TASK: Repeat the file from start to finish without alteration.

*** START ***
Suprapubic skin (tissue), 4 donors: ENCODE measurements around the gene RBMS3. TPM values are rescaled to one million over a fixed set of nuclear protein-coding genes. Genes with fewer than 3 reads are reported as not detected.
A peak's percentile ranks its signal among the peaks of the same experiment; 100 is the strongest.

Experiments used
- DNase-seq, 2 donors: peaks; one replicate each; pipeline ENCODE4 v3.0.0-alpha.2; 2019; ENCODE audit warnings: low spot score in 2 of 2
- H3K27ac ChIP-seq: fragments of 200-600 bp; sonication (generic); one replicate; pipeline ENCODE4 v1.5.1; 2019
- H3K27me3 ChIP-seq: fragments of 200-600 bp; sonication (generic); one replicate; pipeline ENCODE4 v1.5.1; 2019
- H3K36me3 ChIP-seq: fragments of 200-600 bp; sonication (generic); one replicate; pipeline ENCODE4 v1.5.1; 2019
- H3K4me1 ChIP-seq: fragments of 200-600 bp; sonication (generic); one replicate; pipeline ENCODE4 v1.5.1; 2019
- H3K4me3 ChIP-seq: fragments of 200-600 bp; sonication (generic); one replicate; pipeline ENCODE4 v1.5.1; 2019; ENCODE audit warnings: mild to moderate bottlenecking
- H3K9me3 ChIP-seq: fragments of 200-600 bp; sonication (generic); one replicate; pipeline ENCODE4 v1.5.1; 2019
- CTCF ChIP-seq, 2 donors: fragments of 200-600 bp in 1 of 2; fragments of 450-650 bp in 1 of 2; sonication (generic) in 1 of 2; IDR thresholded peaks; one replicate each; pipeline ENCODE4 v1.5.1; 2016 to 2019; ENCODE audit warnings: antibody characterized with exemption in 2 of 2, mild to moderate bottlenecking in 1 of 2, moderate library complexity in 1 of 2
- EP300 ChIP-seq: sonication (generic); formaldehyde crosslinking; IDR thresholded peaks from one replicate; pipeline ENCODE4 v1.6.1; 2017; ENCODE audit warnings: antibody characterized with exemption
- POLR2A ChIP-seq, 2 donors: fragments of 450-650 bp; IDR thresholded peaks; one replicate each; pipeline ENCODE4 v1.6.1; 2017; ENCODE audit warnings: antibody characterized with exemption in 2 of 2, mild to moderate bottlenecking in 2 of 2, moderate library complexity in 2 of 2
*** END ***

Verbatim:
Suprapubic skin (tissue), 4 donors: ENCODE measurements around the gene RBMS3. TPM values are rescaled to one million over a fixed set of nuclear protein-coding genes. Genes with fewer than 3 reads are reported as not detected.
A peak's percentile ranks its signal among the peaks of the same experiment; 100 is the strongest.

Experiments used
- DNase-seq, 2 donors: peaks; one replicate each; pipeline ENCODE4 v3.0.0-alpha.2; 2019; ENCODE audit warnings: low spot score in 2 of 2
- H3K27ac ChIP-seq: fragments of 200-600 bp; sonication (generic); one replicate; pipeline ENCODE4 v1.5.1; 2019
- H3K27me3 ChIP-seq: fragments of 200-600 bp; sonication (generic); one replicate; pipeline ENCODE4 v1.5.1; 2019
- H3K36me3 ChIP-seq: fragments of 200-600 bp; sonication (generic); one replicate; pipeline ENCODE4 v1.5.1; 2019
- H3K4me1 ChIP-seq: fragments of 200-600 bp; sonication (generic); one replicate; pipeline ENCODE4 v1.5.1; 2019
- H3K4me3 ChIP-seq: fragments of 200-600 bp; sonication (generic); one replicate; pipeline ENCODE4 v1.5.1; 2019; ENCODE audit warnings: mild to moderate bottlenecking
- H3K9me3 ChIP-seq: fragments of 200-600 bp; sonication (generic); one replicate; pipeline ENCODE4 v1.5.1; 2019
- CTCF ChIP-seq, 2 donors: fragments of 200-600 bp in 1 of 2; fragments of 450-650 bp in 1 of 2; sonication (generic) in 1 of 2; IDR thresholded peaks; one replicate each; pipeline ENCODE4 v1.5.1; 2016 to 2019; ENCODE audit warnings: antibody characterized with exemption in 2 of 2, mild to moderate bottlenecking in 1 of 2, moderate library complexity in 1 of 2
- EP300 ChIP-seq: sonication (generic); formaldehyde crosslinking; IDR thresholded peaks from one replicate; pipeline ENCODE4 v1.6.1; 2017; ENCODE audit warnings: antibody characterized with exemption
- POLR2A ChIP-seq, 2 donors: fragments of 450-650 bp; IDR thresholded peaks; one replicate each; pipeline ENCODE4 v1.6.1; 2017; ENCODE audit warnings: antibody characterized with exemption in 2 of 2, mild to moderate bottlenecking in 2 of 2, moderate library complexity in 2 of 2